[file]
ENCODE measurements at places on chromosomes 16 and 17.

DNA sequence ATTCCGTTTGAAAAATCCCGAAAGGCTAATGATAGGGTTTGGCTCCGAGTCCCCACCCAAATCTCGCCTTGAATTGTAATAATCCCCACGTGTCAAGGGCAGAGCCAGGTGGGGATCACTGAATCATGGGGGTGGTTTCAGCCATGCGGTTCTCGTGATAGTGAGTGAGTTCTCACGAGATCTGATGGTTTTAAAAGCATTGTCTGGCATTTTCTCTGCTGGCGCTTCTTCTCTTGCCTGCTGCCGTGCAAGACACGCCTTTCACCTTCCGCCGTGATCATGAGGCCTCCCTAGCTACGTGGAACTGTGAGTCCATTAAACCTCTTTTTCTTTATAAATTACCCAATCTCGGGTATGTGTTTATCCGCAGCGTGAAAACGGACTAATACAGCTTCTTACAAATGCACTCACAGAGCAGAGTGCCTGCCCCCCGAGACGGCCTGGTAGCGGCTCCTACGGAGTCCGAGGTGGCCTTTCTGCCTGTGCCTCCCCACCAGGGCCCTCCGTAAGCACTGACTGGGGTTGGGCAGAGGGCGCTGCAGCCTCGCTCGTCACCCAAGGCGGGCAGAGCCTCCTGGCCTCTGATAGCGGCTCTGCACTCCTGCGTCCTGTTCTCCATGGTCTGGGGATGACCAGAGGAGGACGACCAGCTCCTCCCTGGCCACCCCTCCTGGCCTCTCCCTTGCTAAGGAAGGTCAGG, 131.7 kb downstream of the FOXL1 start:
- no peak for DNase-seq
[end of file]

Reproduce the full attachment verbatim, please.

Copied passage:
ENCODE measurements at places on chromosomes 16 and 17.

DNA sequence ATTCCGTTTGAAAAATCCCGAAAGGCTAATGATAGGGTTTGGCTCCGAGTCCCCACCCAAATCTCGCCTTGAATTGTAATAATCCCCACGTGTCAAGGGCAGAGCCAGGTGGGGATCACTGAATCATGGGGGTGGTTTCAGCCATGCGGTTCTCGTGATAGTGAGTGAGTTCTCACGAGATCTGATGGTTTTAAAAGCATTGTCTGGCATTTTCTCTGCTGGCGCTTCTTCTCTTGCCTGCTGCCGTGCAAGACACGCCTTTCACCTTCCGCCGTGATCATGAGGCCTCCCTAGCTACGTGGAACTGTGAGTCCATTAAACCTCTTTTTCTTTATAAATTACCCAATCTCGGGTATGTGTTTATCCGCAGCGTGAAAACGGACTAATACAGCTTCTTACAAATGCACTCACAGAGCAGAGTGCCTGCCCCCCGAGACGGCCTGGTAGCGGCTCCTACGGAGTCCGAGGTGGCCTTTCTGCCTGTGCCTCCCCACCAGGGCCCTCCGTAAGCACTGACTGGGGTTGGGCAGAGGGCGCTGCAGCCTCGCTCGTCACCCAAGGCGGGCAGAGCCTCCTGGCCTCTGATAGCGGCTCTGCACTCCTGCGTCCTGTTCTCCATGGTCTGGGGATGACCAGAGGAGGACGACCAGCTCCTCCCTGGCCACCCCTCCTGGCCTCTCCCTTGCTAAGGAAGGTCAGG, 131.7 kb downstream of the FOXL1 start:
- no peak for DNase-seq